ZERO TO THREE Journal—September 2019: Professional Values and Ethical Considerations
Take a look inside the September 2019 issue of the ZERO TO THREE Journal.
In this resource
Released bi-monthly, each issue of the ZERO TO THREE Journal focuses on a critical topic within the early childhood development field. Journal articles are carefully composed to present current knowledge, latest research, and practical advice to help early childhood professionals do their best work in support of infants and toddlers.
Editor's Notes | This Issue and Why it Matters
A professional code of ethics provides common goals and language that provide guidance for professionals navigating dilemmas that arise from conﬂicting perspectives, values, or goals (view ZERO TO THREE’s values and ethical standards). For professionals who serve young children and their families, potentially impacting their well-being in powerful ways, the need for strong, clear ethical boundaries and ideals is critical. Applying an ethical lens serves to ensure that equity, fairness, and justice prevail in the complex work of supporting young children and families, particularly when serving children and families from marginalized or vulnerable populations. We delved into this topic by asking our ZERO TO THREE members and colleagues to share their experiences and perspectives, and the result is the fascinating collection of articles in this issue.
The authors highlight the reality that there are ethical implications to virtually every aspect of working with and for infants, toddlers, and their families. Authors raise questions about the ethics of decisions made on behalf of very young children and challenge readers to consider the impact of these decisions on children’s developing sense of identity and belonging. Other authors describe the ethical dilemmas that inevitably arise when professionals from different agencies or disciplines must share information and coordinate efforts to meet the needs of the children and families they are committed to support.
The authors share their perspectives, experiences, and recommendations from across the range of child and family serving sectors: early intervention, early childhood education, child welfare, infant and early childhood mental health, and physical health. Regardless of the professional sector, however, common themes emerge:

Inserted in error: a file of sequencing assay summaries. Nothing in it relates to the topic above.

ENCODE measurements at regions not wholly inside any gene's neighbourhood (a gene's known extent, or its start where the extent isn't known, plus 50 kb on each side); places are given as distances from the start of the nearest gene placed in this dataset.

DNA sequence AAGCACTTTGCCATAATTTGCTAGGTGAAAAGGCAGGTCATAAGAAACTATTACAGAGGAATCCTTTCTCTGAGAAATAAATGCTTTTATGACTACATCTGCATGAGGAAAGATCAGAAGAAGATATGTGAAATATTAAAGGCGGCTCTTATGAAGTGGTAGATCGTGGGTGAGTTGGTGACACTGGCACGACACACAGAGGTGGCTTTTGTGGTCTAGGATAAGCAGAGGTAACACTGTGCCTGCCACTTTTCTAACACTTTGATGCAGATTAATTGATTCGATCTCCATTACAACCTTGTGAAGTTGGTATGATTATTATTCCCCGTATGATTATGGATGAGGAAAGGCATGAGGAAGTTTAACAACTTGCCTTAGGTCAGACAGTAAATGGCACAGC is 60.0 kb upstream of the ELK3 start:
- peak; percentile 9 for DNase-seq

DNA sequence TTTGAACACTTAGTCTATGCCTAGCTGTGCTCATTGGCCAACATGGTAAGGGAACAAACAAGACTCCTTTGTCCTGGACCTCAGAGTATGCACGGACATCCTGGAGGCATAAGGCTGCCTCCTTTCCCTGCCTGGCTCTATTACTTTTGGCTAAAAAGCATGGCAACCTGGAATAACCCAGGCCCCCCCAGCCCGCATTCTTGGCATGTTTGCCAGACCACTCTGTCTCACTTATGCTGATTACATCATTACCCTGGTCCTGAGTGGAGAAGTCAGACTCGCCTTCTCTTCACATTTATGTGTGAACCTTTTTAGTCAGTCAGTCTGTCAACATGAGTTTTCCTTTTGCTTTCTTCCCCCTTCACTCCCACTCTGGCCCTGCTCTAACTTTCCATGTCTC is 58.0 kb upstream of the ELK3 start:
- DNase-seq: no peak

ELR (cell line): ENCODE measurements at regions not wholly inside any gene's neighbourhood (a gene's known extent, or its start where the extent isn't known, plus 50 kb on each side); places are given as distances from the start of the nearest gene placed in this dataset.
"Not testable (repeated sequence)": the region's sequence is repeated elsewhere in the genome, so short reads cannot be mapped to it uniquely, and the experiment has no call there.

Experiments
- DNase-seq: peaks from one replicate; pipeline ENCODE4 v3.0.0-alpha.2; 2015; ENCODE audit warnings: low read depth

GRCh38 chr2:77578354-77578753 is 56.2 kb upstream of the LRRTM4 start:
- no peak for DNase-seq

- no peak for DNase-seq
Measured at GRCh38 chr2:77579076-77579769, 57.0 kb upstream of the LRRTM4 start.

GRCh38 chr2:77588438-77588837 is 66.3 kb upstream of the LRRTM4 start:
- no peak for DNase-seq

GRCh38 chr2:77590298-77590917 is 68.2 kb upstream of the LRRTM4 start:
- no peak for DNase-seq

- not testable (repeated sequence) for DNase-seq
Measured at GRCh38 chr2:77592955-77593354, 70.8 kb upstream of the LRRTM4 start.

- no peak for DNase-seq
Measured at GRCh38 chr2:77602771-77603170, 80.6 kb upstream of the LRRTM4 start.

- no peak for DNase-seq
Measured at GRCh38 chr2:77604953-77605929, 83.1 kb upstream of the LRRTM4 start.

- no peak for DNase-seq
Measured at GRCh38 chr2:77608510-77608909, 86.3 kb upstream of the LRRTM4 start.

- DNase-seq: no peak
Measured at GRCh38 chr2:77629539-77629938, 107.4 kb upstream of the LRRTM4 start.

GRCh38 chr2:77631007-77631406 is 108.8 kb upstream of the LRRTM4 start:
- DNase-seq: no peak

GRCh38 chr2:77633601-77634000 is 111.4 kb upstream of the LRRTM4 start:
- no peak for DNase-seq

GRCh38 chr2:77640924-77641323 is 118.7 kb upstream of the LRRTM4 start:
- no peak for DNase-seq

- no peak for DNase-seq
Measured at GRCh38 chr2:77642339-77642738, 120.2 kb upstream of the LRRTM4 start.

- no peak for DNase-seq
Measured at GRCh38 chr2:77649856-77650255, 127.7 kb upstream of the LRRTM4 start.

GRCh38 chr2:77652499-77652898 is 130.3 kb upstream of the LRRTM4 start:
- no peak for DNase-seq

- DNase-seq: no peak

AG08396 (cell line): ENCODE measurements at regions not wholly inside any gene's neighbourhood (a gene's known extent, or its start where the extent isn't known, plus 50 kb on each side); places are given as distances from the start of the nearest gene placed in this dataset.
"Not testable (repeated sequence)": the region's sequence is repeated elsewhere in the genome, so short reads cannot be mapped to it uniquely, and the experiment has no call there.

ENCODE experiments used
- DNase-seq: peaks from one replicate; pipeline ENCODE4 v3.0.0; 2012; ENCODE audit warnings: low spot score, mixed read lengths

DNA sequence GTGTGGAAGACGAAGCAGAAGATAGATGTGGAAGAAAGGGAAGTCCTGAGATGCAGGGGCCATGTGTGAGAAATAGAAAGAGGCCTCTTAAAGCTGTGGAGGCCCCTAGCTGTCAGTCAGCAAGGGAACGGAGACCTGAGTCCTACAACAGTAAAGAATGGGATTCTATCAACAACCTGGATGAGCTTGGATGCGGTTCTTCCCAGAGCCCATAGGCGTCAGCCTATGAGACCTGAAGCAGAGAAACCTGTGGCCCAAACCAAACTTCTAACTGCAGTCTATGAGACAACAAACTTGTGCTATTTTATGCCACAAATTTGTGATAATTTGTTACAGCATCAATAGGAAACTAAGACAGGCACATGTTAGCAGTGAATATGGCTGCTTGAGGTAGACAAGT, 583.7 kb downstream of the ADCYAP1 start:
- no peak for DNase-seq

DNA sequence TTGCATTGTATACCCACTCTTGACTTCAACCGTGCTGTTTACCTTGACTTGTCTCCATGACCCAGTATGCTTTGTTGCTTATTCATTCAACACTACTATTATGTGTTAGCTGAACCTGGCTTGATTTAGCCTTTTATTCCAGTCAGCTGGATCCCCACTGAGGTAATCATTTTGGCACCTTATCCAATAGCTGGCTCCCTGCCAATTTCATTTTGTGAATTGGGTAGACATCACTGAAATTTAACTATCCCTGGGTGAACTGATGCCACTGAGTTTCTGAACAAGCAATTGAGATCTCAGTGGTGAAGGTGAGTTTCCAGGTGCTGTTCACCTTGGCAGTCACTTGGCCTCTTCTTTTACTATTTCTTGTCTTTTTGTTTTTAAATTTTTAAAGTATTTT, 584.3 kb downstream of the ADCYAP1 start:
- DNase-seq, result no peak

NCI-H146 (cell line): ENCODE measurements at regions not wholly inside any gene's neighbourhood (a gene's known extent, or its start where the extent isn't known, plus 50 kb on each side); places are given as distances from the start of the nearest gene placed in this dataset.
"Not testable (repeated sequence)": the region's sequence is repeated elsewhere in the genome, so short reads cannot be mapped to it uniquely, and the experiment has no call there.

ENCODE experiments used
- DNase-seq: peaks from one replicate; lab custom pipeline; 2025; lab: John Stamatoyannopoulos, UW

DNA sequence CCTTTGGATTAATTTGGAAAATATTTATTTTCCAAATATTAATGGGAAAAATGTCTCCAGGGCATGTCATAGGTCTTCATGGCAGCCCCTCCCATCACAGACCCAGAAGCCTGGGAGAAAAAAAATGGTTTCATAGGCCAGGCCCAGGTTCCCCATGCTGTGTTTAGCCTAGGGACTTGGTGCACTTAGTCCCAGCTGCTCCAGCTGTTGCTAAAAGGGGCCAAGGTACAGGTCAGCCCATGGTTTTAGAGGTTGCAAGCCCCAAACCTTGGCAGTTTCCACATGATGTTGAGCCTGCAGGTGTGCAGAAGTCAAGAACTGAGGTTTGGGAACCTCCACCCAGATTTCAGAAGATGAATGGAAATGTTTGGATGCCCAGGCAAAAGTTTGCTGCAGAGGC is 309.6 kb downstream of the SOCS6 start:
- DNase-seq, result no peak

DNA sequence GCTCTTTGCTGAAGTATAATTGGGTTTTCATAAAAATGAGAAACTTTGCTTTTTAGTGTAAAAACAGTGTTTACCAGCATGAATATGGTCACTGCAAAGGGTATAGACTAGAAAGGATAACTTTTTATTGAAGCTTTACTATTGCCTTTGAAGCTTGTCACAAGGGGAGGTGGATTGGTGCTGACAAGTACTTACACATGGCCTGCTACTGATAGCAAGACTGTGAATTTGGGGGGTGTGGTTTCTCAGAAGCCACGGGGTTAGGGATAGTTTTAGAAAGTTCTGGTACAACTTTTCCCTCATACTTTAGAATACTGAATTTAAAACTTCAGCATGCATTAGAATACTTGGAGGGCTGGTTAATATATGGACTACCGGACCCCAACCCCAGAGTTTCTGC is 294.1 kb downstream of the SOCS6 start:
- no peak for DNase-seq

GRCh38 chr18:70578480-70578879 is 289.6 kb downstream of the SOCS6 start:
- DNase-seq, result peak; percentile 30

- Infants and toddlers are by nature vulnerable, and some even more so because of circumstances. As a consequence, they and their families must be approached with the highest level of ethical consideration by the professionals whose words and actions affect them (sometimes quite profoundly).
- Self-awareness of one’s beliefs, values, biases, and perspectives is the necessary ﬁrst step in recognizing and addressing the ethical considerations and conﬂicts inherent in working on behalf of children and families.
- Communication—early and often—is essential for professionals and agencies who are collaborating to serve children and families and attempting to navigate the ethical challenges that arise along the way.
These stories and perspectives provide a wealth of provocative material for personal reﬂection and honest conversation among colleagues for every professional concerned with the well-being of young children and their families.
Table of Contents
FREE Featured Article
Take a deeper look inside this issue and read our featured article, “When I Go to Heaven, I’ll Be White”: The Ethics of Transracial Adoption Within the Context of Childhood Trauma and Racial Identity Development by Marva L. Lewis and Rhonda G. Norwood.
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